Whether your result was good, bad or indifferent, forgetting your ATAR starts the moment you receive it. Ranking intelligence is one of the many components of our colonial inheritance that is coming under an attack that is more concerted each year. There is a broad illusion in the brutality of a number to rank a person’s intelligence. Those two years of the HSC apportion intelligence as if it were money, handed out unevenly yet treated as a symbol of virtue. For many students, knowing where they stood in this hierarchy has offered the comforts of certainty and security. Some will proceed through their lives into workplaces that replicate this hierarchy – the professions, academia, the military, some of the rank-conscious remnants of the business world. Perpetual strivers will find a sequence of substitutes for the ATAR, so they may go to their grave knowing, or thinking they know, exactly where they stand. But that way of viewing the world is shrinking with each year.

Any agreed consensus on what constitutes “intelligence” is under assault on various fronts. Science is bringing us to the humbling understanding that “intelligence” is not an objective but a social measure, conditioned by circumstance, gender, race and dis/ability, just for starters. A quantifiable scale for “braininess” is as anachronistic as an IQ test, as mustily irrelevant as Mensa membership. The drive for diversity in workplaces is not based just on the notion that anyone can be just as “smart” as the white men who invented the rules; it is based on the suspicion that “intelligence”, and the hierarchies that flow from it, was a rigged game in the first place. The diversity movement has its excesses and missteps, which are generously well reported, but at its heart is the encouragement to think about brains differently, and to figure out that the greatest contributors to our social good are those whose qualities slipped the noose of the HSC markers.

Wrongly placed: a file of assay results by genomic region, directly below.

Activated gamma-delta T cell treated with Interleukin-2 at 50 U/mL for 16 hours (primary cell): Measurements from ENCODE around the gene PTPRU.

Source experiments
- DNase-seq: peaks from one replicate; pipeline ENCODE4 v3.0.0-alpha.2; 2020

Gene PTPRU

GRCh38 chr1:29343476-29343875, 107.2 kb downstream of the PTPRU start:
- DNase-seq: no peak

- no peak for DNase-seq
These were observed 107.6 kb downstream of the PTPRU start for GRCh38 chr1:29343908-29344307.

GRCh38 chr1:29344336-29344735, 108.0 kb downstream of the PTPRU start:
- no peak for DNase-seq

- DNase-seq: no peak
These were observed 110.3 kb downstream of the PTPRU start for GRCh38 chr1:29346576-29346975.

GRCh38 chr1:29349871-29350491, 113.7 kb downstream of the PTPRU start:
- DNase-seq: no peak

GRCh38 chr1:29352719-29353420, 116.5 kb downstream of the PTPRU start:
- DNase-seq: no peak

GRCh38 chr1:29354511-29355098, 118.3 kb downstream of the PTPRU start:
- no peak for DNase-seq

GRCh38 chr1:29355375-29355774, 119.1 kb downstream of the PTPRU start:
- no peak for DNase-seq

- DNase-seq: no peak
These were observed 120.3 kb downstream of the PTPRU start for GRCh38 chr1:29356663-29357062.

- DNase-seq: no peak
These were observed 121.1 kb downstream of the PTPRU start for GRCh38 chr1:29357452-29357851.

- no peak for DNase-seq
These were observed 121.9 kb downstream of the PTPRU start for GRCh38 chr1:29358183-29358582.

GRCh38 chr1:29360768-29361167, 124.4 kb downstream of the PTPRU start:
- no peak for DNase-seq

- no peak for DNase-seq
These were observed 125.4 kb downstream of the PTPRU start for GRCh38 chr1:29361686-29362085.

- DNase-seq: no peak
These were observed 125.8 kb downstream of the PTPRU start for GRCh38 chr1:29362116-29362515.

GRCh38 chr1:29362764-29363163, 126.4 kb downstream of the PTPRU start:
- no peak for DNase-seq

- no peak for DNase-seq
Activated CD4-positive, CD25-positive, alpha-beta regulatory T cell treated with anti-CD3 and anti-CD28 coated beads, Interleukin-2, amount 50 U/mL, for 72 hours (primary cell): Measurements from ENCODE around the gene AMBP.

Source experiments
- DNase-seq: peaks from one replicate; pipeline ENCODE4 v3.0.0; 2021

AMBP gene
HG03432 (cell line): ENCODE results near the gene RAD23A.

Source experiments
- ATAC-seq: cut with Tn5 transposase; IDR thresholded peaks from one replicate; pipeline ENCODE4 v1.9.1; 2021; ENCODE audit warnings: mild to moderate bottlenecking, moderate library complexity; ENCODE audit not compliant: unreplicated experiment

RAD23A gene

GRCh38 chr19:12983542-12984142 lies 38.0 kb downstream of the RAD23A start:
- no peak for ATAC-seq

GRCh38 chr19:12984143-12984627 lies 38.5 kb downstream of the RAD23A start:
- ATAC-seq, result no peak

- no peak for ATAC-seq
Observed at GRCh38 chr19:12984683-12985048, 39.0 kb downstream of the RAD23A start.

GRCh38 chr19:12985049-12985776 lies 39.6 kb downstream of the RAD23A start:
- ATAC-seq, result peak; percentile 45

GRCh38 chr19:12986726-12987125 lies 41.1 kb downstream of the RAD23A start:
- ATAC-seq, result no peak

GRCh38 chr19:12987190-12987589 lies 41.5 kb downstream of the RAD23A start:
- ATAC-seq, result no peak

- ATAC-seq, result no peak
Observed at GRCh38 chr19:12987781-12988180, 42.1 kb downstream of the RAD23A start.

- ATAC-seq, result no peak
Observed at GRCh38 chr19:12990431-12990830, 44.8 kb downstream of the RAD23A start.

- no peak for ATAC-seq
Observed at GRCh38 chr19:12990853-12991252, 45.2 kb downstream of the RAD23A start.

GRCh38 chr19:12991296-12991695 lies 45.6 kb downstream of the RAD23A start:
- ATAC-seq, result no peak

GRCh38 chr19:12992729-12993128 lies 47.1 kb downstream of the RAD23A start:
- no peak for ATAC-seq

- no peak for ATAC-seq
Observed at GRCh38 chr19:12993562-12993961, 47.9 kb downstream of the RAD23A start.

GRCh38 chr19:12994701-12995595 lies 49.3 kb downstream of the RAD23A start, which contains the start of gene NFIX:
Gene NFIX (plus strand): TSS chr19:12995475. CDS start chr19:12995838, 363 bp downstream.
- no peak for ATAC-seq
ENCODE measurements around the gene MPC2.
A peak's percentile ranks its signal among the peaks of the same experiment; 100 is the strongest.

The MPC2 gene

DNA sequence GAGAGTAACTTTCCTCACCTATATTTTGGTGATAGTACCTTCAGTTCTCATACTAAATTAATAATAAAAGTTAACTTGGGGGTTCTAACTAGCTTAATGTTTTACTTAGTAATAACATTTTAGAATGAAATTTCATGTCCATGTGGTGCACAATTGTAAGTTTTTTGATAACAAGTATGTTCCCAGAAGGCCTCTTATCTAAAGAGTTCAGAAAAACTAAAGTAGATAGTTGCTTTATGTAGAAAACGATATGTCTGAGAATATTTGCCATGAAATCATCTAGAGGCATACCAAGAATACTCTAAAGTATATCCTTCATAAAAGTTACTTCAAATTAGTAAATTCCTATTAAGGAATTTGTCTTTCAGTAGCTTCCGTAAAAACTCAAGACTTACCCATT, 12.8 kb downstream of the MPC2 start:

My favourite Gary Larson cartoon is the one showing the student at the “Midvale School for the Gifted”, leaning with all his weight, trying to open a door that has a big sign on it saying “PULL”. For today’s school leavers, their parents’ and grandparents’ generation saw “intelligence” as a narrowly fixed quantity, a door for the gifted. But for the class of 2020, the paths of opportunity promise to branch out in a world that is finding many different things to value: emotional intelligence, kindness, empathy, understanding, intuition, commonsense, initiative, as well as countless exercises of brainpower for which there was no measurement at school.